It costs nothing to dream.
And everything not too.
It costs nothing to dream.
And everything not too.
I’m about halfway through rewriting my newest WIP. One of the things I’m doing is changing from past to present tense. It’s a tedious job but so far, I’m liking the results.
My reasons for making the change:
1. While writing the first draft, I kept breaking into present tense.
2. My WIP is a survival story and I was looking for more of a sense of immediacy than I was feeling with the first draft.
3. I’ve never written a novel in present tense and thought it’d be a good learning experience.
When I started my rewrite I had some major resistance to changing tenses because it looked like a huge job and I wasn’t sure it’d be worth the time. With writing, and teaching too for that matter, I’ve found that sometimes the things I feel resistance to are the very things I need to be working on.
Have you pushed through any resistance lately? How did it go?
What factors help you to determine the right tense for your novel? Have you ever rewritten a novel in a different tense? How did it turn out for you?
We took a little detour on the way to Sedona.
Last week, we hung out with my brother and his wife in the Caribbean on a little island called St. Bart’s. Through his work my brother has access to a house St. Bart’s for one week a year. They’ve invited us in the past but we’ve never been able to go because we were both teaching, and school was in session. So, we seized the moment.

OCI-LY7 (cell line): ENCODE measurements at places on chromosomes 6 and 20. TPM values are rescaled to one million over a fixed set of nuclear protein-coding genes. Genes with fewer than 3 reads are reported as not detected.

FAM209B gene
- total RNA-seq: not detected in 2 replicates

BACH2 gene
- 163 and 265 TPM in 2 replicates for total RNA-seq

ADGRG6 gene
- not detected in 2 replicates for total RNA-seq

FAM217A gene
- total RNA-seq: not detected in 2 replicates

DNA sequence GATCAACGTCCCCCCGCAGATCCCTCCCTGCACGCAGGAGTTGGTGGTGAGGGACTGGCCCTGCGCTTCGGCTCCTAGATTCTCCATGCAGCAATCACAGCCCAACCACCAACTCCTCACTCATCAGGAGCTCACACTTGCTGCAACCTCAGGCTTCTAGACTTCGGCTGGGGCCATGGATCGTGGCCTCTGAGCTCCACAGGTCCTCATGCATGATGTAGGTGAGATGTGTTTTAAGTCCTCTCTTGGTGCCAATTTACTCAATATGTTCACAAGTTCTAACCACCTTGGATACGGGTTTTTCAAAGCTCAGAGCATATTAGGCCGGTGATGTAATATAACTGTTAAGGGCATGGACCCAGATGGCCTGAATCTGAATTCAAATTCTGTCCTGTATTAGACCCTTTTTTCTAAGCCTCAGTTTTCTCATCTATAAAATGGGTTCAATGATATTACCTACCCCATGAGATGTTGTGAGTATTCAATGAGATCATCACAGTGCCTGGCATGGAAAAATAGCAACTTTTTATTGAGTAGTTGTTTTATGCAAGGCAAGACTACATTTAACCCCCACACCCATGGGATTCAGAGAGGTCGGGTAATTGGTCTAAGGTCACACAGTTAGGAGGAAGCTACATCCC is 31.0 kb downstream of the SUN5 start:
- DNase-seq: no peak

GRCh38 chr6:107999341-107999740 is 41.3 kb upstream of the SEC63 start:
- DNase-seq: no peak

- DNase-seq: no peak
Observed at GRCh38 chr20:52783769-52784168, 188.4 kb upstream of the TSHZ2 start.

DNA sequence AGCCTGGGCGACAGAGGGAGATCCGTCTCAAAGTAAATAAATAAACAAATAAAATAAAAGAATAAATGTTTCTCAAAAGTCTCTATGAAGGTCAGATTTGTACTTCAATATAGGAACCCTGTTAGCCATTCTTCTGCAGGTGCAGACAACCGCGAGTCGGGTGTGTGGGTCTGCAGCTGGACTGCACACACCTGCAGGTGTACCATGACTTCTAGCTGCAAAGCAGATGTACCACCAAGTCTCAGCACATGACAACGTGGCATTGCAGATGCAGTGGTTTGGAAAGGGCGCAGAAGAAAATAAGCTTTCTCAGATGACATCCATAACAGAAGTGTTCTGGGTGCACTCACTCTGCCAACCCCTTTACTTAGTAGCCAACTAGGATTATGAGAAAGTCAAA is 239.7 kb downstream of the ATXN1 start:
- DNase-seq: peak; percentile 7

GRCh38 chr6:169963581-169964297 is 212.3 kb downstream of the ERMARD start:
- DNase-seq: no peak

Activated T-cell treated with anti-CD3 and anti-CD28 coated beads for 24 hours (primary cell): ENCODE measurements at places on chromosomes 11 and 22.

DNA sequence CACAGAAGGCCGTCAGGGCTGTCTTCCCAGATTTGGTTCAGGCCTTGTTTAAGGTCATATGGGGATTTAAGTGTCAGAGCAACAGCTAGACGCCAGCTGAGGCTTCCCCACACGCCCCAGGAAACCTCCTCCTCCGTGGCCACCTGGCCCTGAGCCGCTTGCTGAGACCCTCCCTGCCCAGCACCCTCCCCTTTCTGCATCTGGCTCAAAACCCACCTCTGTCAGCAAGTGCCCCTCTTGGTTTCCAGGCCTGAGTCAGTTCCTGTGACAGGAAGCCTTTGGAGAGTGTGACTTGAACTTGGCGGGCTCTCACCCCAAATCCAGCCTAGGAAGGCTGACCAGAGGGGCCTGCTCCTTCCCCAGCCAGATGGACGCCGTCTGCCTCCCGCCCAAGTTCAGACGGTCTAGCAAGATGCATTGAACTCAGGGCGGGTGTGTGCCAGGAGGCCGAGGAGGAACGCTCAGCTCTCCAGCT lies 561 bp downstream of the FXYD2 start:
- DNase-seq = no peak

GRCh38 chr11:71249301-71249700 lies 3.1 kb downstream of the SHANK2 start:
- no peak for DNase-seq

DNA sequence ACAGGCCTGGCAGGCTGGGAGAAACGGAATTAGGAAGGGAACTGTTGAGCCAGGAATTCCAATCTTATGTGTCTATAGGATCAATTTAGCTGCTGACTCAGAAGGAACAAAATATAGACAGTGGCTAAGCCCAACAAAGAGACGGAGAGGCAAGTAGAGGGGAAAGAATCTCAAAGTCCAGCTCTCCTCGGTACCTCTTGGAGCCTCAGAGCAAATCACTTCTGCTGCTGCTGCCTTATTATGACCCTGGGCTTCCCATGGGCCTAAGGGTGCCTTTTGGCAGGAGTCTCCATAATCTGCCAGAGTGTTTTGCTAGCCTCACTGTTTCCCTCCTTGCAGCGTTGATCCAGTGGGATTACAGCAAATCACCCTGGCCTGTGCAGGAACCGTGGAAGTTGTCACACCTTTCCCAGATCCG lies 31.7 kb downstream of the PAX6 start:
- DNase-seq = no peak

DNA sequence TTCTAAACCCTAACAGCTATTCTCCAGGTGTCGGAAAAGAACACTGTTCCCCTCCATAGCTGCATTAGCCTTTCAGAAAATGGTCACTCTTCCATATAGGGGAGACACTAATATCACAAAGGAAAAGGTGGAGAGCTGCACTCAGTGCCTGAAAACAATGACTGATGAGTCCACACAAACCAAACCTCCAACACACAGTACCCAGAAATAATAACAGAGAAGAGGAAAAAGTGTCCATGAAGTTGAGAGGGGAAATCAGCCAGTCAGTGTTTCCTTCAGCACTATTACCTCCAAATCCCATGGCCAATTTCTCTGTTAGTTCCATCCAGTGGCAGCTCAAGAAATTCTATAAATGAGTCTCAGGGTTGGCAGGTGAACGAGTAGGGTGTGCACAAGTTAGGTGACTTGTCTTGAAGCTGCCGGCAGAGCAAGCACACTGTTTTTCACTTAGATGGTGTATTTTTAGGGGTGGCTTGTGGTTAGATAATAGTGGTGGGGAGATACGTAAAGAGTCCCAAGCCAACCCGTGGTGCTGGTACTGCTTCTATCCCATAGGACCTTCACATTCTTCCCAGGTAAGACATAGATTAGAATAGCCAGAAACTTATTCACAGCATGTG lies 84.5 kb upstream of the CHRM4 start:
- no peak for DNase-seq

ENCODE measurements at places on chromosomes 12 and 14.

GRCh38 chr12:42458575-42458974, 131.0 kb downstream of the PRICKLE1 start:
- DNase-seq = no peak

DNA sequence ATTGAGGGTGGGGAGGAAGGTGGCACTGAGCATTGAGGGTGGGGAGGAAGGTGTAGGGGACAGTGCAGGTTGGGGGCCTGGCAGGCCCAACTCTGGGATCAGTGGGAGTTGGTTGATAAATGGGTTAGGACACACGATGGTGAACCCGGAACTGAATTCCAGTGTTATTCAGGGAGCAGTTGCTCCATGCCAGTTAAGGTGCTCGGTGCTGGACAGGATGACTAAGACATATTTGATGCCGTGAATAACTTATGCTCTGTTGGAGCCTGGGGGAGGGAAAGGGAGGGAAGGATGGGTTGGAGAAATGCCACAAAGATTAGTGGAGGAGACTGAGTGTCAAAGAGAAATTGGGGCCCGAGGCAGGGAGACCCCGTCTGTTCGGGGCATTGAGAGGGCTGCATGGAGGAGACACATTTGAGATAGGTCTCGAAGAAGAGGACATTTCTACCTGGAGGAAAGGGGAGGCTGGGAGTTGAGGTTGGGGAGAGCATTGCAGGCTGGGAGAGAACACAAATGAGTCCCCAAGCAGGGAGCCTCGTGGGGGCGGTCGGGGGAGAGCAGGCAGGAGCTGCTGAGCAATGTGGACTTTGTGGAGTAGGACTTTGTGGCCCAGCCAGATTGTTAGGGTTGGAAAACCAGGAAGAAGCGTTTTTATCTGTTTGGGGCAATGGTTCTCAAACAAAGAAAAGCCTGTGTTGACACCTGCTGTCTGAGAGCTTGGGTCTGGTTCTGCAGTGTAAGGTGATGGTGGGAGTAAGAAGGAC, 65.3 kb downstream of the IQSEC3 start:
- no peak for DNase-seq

Needless to say, we had a great time. Warm air. Warm ocean. Wonderful people.
Writing wise, I didn’t work on the two YA novels I’ve been rewriting. Nor did I start a third one that I have plans for.
Instead, in my journal I scribbled a rough draft of a picture book about a boy on the beach, which stretched my writer-mind. Having only 500 words to tell a story really makes you pick them carefully.
The time off from the YA novels was good for me. Physically, it helped to heal up my wrist. And mentally, sometimes distance from my work is the missing ingredient in being able to see the way forward.
This week I’ll be revising a YA novel that is just past the first draft stage.
I’m also working out some internet connection issues. New place. New network. My computer and the wireless router here just aren’t communicating the way they should be. Luckily, my wife’s computer and the router have hit it off. Otherwise I wouldn’t have been able to post this.